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Joe Biden plans to remake the Supreme Court in his own image.
After liberal justice Ruth Bader Ginsburg died in September, leftists have floated the idea of adding seats to the Supreme Court to pack it full of ideologues who support the Democrats' agenda.
The number of justices fluctuated in the early years of the United States but settled at nine in 1869.
The first person to propose "court packing" was Franklin Delano Roosevelt (FDR) in 1937. He wanted to put as many as 15 justices on the high court to help him ram through his New Deal.
Earlier in the campaign, Joe Biden and Kamala Harris refused to answer whether they plan to radically alter the nation's highest court.
But after enough pressure, Biden finally declared he plans on setting up a committee — to explore the idea of court packing: "And I will ask them to, over 180 days, come back to me with recommendations as to how to reform the court system because it's getting out of whack."
For decades, Senate Democrats have tried to ruin the reputation of anyone the GOP nominates for the Supreme Court.
Republican senator Mike Lee of Utah commented on this during the confirmation process last month for Justice Amy Coney Barrett: "Once again, Democrats went low — cruelly, disgustingly low."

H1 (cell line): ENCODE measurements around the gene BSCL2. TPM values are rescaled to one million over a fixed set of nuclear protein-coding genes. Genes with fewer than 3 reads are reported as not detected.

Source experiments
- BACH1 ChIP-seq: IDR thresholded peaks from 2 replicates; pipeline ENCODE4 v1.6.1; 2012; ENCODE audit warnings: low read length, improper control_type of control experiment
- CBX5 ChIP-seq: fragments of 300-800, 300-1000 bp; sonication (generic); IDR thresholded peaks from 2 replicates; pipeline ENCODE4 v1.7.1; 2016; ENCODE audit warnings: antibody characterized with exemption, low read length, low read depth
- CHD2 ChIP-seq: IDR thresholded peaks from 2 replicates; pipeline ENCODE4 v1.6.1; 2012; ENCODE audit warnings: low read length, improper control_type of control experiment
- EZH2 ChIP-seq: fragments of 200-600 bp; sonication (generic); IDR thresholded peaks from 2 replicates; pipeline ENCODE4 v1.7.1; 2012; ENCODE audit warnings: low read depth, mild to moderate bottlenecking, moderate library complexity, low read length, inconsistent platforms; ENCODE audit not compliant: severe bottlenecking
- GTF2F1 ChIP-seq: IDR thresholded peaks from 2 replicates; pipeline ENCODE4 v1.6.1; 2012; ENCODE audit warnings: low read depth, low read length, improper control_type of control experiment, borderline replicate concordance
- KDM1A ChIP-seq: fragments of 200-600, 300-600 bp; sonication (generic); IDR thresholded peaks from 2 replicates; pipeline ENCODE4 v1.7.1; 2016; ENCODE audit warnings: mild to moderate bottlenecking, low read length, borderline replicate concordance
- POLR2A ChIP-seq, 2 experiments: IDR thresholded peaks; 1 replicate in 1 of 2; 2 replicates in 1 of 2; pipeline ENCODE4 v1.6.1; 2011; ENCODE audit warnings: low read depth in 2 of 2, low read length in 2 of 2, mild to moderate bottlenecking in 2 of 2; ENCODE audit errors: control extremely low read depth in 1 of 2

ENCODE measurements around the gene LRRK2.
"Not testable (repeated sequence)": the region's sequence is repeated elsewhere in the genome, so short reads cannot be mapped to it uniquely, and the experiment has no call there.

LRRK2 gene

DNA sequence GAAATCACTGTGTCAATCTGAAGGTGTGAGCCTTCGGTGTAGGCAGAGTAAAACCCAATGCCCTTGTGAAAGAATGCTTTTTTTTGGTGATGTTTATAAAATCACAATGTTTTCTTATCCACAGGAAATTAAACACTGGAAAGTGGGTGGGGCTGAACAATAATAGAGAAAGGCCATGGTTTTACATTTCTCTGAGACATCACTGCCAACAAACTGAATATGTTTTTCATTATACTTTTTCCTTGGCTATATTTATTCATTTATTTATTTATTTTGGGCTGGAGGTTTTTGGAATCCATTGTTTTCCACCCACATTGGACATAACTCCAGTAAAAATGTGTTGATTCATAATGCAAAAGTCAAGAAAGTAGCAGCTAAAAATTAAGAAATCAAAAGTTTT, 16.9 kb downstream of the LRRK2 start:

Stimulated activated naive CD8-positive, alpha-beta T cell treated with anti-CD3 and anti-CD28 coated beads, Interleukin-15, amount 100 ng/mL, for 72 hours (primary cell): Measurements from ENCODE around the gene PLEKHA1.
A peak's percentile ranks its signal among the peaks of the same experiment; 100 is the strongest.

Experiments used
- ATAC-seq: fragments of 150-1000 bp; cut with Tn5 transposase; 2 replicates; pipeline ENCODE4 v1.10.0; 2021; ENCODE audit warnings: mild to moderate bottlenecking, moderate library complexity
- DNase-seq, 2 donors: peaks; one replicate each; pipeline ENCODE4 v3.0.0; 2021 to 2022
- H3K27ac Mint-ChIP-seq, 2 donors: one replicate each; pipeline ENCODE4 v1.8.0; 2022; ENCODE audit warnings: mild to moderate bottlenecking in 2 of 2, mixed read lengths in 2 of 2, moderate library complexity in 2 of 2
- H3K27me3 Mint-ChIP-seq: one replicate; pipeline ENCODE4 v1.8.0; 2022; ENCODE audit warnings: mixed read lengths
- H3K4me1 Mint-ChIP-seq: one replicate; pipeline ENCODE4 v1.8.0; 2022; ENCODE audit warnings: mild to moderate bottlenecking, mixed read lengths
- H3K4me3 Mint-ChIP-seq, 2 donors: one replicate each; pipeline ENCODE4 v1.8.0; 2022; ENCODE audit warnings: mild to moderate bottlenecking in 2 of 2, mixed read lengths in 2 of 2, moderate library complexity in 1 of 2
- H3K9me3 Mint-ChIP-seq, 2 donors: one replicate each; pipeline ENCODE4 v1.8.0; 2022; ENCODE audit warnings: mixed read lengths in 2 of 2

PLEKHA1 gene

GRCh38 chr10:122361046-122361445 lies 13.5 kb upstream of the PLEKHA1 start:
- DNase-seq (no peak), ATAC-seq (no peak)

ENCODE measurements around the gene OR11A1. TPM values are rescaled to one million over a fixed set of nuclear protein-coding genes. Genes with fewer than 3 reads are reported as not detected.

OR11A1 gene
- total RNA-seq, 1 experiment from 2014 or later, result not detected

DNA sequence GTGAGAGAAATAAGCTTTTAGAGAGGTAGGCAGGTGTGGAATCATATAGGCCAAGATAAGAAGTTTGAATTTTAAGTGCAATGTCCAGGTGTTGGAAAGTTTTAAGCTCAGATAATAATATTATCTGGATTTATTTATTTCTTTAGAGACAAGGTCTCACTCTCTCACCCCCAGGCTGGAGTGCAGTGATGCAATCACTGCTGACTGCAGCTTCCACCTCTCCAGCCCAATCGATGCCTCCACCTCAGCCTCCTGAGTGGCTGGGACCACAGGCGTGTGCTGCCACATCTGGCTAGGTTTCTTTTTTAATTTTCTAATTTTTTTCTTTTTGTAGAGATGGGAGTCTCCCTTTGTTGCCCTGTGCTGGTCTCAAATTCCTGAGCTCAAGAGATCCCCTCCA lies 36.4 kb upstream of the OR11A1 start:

One of the fears that leftists have is that conservative justices — who care about the Constitution rather than ideology — would overturn Roe v. Wade, potentially kicking abortion law back to the states.
Senator Amy Klobuchar chastised Barrett: "You have signed your name to a public statement, featured in an ad, a paid ad, that called for an end to what it — the ad called — 'the barbaric legacy of Roe v. Wade.'"
Democrats are also worried that Justice Barrett will overturn Obamacare — in part or whole — as unconstitutional.
Senator Chuck Grassley grilled Barrett: "Have you committed to the president or anyone else that you will vote to repeal the Affordable Care Act if confirmed to the court?"
She replied, "Absolutely not. I was never asked. And if I had been, that would've been a short conversation."
Republicans want the Supreme Court to uphold the Constitution, as part of the checks and balances in the federal government.
But Democrats want to weaponize the court to aid their political agenda.